7 points down after ten minutes, Mayo rallied to an extent to reduce it to 3 at half time, but never managed to really bite at Donegal’s heels enough and lost in the end by 4. It seems churlish to say Mayo avenged the demons of this defeat in the respective quarter-finals of 2013 and 2015. The one that really mattered of course, remained elusive.



Dublin 2-12 Mayo 1-14

Not a great final to look at, and neither a great story to write about. There’s no romance here, just Dublin remorselessly crushing Mayo’s dream once again.


Bernard Brogan was the hero, netting two goals but it was the same old failings that cost Mayo yet again. Like the 1997 final, they had beaten the same side in the All-Ireland only 13 months previously. They worked their way back into contention in the second half, but a second Brogan goal killed them. The closer they got to the line, the more desperate Dublin became, as they cynically dragged each Mayo player in sight of goal down. With the last kick of the game Cillian O’Connor lobbed over a free to put just a point between the teams. He did so in the knowledge there would be one more play in the game. Seconds later the referee Joe McQuillan blew the final whistle.  If it wasn’t for bad luck….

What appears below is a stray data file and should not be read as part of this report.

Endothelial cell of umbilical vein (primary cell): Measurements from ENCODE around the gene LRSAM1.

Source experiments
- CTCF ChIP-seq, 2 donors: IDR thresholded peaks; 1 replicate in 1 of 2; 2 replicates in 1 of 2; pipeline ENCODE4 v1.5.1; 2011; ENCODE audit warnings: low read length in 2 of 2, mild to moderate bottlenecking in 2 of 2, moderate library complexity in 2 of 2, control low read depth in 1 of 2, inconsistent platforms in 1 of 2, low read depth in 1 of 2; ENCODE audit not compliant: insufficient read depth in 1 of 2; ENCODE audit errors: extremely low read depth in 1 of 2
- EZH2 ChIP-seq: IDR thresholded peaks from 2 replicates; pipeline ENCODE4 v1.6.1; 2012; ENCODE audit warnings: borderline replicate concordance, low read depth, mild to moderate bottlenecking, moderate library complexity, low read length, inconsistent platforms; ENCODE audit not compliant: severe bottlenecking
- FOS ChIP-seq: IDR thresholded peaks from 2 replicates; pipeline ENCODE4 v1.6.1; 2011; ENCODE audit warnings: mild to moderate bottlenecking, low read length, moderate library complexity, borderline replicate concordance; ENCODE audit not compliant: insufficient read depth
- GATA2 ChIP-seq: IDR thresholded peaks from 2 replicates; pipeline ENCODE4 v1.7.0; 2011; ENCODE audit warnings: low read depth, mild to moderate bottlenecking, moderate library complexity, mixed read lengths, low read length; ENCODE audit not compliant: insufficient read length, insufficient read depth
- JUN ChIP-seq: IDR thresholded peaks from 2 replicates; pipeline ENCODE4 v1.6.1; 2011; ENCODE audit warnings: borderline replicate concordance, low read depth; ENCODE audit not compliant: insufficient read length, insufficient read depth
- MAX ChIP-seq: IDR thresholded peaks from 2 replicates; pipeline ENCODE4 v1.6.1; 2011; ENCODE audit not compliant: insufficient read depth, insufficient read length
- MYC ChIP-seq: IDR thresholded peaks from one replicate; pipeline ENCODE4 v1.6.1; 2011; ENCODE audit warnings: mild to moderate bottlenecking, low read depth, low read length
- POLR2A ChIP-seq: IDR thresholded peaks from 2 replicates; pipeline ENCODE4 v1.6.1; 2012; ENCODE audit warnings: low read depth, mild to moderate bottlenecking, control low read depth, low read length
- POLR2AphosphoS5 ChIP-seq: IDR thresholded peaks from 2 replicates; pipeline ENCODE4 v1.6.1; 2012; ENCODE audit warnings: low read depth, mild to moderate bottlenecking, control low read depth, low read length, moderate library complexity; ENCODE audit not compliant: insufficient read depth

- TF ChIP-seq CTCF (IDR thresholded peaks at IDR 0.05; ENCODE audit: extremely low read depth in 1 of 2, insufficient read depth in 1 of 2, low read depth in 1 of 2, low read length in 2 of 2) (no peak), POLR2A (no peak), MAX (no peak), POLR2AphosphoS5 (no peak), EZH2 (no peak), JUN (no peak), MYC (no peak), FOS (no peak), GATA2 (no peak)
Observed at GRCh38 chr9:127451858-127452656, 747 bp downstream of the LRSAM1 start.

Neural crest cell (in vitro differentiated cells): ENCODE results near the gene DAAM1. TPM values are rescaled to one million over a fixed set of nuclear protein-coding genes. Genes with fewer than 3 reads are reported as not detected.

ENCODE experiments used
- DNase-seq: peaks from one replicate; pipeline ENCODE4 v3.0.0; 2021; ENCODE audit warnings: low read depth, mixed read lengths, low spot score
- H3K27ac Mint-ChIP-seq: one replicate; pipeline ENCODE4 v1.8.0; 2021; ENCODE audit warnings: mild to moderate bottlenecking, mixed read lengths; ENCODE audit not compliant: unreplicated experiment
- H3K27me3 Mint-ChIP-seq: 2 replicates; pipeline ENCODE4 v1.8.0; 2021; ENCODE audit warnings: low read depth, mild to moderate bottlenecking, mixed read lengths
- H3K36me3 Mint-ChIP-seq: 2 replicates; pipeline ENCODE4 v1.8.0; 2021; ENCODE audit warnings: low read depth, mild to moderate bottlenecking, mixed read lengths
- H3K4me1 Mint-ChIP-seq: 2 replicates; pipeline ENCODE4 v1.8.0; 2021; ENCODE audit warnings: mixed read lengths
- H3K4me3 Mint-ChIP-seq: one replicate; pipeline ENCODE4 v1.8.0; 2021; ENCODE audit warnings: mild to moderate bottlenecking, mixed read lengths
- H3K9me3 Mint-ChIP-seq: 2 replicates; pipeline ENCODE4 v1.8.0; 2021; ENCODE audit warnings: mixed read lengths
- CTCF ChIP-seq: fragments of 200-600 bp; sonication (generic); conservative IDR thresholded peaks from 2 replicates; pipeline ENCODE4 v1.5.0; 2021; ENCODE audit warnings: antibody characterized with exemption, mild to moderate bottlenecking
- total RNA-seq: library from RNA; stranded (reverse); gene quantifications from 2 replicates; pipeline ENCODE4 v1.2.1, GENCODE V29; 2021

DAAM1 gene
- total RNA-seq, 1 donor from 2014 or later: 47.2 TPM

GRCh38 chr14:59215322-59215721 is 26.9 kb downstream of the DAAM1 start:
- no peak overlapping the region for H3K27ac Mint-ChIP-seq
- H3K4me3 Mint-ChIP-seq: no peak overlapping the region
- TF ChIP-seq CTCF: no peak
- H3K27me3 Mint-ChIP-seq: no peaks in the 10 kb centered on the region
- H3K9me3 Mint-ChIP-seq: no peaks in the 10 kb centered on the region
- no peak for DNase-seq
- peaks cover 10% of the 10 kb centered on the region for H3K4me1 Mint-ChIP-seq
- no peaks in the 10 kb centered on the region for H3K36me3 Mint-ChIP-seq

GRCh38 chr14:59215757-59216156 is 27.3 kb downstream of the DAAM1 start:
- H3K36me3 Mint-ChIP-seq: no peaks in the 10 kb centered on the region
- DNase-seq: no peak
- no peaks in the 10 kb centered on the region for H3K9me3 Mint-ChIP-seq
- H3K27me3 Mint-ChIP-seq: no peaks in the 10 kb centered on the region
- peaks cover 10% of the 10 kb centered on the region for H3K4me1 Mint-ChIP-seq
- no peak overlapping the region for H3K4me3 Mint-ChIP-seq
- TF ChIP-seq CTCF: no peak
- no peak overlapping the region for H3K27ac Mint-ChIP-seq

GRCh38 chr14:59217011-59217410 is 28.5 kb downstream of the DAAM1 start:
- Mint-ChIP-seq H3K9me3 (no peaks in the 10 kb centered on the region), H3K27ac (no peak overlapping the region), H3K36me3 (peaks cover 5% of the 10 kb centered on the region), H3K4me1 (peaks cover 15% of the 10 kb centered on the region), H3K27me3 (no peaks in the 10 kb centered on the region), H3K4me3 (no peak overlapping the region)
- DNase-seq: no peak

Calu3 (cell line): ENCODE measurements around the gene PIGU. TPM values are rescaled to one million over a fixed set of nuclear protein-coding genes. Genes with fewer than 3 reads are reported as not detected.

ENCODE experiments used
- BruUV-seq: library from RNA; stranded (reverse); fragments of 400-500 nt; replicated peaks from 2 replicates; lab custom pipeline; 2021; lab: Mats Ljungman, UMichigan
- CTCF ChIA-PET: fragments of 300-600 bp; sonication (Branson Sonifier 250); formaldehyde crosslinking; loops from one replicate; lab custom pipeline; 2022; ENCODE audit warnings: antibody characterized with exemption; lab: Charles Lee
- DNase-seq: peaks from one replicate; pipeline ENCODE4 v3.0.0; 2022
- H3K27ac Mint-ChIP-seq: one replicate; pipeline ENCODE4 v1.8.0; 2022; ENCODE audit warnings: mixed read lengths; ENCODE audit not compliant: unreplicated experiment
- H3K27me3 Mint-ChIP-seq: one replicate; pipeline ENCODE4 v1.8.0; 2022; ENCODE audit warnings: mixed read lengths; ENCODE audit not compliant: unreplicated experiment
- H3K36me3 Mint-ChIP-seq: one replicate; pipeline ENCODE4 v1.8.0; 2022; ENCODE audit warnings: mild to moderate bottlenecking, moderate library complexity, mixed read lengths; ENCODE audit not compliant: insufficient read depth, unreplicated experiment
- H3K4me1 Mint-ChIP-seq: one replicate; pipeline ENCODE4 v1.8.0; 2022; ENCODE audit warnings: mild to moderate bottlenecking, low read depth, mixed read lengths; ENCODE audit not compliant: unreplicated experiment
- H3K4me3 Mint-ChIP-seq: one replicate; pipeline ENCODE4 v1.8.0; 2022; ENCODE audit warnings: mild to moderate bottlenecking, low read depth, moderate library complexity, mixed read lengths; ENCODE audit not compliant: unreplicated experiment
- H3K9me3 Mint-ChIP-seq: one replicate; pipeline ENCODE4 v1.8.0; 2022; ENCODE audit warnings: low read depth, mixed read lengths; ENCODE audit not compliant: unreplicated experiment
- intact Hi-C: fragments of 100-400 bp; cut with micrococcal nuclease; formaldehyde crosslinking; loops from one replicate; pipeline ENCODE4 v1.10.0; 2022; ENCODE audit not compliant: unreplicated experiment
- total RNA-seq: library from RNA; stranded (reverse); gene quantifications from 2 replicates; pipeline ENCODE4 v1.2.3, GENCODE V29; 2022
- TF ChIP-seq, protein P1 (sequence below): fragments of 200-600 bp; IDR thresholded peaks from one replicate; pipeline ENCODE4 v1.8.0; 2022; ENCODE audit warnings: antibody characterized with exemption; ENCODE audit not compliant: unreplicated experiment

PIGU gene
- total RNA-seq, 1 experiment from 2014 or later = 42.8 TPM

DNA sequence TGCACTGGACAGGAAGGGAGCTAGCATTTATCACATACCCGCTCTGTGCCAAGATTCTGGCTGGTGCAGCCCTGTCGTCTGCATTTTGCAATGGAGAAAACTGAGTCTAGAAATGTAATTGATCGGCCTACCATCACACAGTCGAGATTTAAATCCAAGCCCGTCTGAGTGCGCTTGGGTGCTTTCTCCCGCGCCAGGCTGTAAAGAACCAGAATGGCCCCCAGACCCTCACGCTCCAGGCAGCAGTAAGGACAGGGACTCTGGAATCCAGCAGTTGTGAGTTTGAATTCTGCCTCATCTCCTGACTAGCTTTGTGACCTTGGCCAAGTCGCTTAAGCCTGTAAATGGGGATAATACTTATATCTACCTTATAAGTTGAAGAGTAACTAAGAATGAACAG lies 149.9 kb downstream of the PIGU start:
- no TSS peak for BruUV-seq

Mayo v Dublin

I don’t know about you, but there have been times in the last few weeks that I’ve almost forgotten who were playing in this year’s All-Ireland football final. I haven’t heard any “Sam McGuire’s coming home to Mayo” songs. The “Mayo for Sam” banners and road paintings have been conspicuous by their absence. Maybe the pullout in this week’s Mayo News gave a lie to that but the question remains: Do they really believe they can win this All-Ireland?


Never have such a seemingly out of form team succeeded in reaching an All-Ireland final. Mayo’s record in finals is horrendous. But what can’t be denied is the side always seems to produce one great Championship performance per season. There hasn’t been one so far this season though. Could it be that they’re saving their best for the final?


For the last few years the green and red have sauntered through Connacht on their way to Croke Park in August and September. This year, they’ve somehow stumbled there. Perhaps it’s all just a cunning plan? “They’re cute ‘aul hoors in Mayo”…. said no-one ever. Will next Sunday finally end a 65 year hoodoo? For the love of all that’s good and proper, let’s hope so.

Mark Townsend

Guest Columnist